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+1 vote
in Machine Learning by (4.2k points)

I built a simple generator that yields a tuple(inputs, targets) with only single items in the inputsand targets lists. Basically, it is crawling the data set, one sample item at a time.

I pass this generator into:

                      max_q_size=1  # defaults to 10

I get that:

  • nb_epoch is the number of times the training batch will be run
  • samples_per_epoch is the number of samples trained with per epoch

But what is max_q_size for and why would it default to 10? I thought the purpose of using a generator was to batch data sets into reasonable chunks, so why the additional queue?

1 Answer

+2 votes
by (6.8k points)

This simply defines the maximum size of the internal training queue which is used to "precache" your samples from the generator. It is used during generation of the queues

def generator_queue(generator, max_q_size=10, wait_time=0.05, nb_worker=1): '''Builds a threading queue out of a data generator. Used in `fit_generator`, `evaluate_generator`, `predict_generator`. ''' 

  q = queue.Queue() 

  _stop = threading.Event() 

   def data_generator_task(): 

     while not _stop.is_set(): 


           if q.qsize() < max_q_size: 


                generator_output = next(generator) 

                except ValueError:

                    continue q.put(generator_output)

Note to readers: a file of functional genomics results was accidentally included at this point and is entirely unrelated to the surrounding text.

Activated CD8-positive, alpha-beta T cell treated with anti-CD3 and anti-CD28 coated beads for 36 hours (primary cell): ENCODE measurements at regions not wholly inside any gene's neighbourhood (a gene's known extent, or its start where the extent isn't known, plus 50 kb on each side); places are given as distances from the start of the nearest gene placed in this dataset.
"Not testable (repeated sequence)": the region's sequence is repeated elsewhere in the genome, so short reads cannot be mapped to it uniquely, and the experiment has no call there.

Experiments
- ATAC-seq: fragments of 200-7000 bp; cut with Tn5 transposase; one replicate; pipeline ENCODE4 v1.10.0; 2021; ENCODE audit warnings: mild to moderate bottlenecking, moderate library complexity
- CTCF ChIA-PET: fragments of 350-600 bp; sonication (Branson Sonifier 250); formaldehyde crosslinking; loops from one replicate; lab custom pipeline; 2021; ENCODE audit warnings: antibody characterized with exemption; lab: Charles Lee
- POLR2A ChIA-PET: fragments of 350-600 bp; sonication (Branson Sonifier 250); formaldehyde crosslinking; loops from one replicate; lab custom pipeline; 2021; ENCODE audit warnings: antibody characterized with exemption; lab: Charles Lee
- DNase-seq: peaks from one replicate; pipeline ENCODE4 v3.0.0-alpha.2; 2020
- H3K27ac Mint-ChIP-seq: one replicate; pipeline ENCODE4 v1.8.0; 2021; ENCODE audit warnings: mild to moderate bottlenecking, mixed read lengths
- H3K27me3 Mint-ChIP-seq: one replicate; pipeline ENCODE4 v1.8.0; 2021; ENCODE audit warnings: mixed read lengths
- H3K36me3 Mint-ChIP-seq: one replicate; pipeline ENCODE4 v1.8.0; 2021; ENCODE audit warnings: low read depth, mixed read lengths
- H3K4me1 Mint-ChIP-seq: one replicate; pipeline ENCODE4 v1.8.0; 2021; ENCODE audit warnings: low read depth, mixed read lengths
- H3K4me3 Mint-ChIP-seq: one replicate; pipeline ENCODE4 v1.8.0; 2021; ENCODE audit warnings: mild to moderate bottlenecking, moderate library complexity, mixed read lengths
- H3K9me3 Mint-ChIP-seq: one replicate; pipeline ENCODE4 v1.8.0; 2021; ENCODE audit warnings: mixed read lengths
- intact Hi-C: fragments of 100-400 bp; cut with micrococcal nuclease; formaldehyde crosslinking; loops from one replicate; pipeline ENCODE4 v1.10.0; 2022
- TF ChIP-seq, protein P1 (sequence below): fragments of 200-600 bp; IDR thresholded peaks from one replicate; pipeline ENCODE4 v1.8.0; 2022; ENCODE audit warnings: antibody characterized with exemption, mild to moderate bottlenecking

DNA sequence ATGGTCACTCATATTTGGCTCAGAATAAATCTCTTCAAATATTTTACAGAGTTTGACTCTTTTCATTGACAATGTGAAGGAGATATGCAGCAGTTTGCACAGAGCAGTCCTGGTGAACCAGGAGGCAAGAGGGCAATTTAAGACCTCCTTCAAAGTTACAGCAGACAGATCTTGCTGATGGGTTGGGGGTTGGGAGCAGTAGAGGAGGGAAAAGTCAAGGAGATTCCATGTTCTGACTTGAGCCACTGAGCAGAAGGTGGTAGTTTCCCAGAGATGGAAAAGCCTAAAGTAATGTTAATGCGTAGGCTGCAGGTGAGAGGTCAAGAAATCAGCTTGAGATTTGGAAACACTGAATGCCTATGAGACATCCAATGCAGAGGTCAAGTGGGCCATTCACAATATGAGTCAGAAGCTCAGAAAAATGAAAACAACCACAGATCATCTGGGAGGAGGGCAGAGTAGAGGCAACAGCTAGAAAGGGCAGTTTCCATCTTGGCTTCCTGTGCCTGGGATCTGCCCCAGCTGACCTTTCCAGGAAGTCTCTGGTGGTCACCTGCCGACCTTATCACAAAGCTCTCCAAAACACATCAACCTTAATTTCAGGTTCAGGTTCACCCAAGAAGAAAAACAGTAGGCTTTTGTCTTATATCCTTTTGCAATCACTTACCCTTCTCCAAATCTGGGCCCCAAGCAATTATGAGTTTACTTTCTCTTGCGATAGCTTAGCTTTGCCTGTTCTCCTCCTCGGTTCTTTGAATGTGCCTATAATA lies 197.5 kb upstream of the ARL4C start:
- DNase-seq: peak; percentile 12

except Exception:


     raise generator_threads = [threading.Thread(target=data_generator_task) for _ in range(nb_worker)] 

     for thread in generator_threads: 

        thread.daemon = True thread.start() 

  return q, _stop

In other words, you have a thread filling the queue up to give, maximum capacity directly from your generator, while (for example) training routine consumes its elements (and sometimes waits for the completion) and why default of 10? No particular reason, like most of the defaults - it simply makes sense, but you could use different values too.

while samples_seen < samples_per_epoch: 

generator_output = None 

while not _stop.is_set(): 

if not data_gen_queue.empty():

  generator_output = data_gen_queue.get()




Construction like this suggests, that authors thought about expensive data generators, which might take time to execute. For example, consider downloading data over a network in generator call - then it makes sense to precache some next batches, and download next ones in parallel for the sake of efficiency and to be robust to network errors, etc.

For more details on this, learn the Deep Learning Tutorial.

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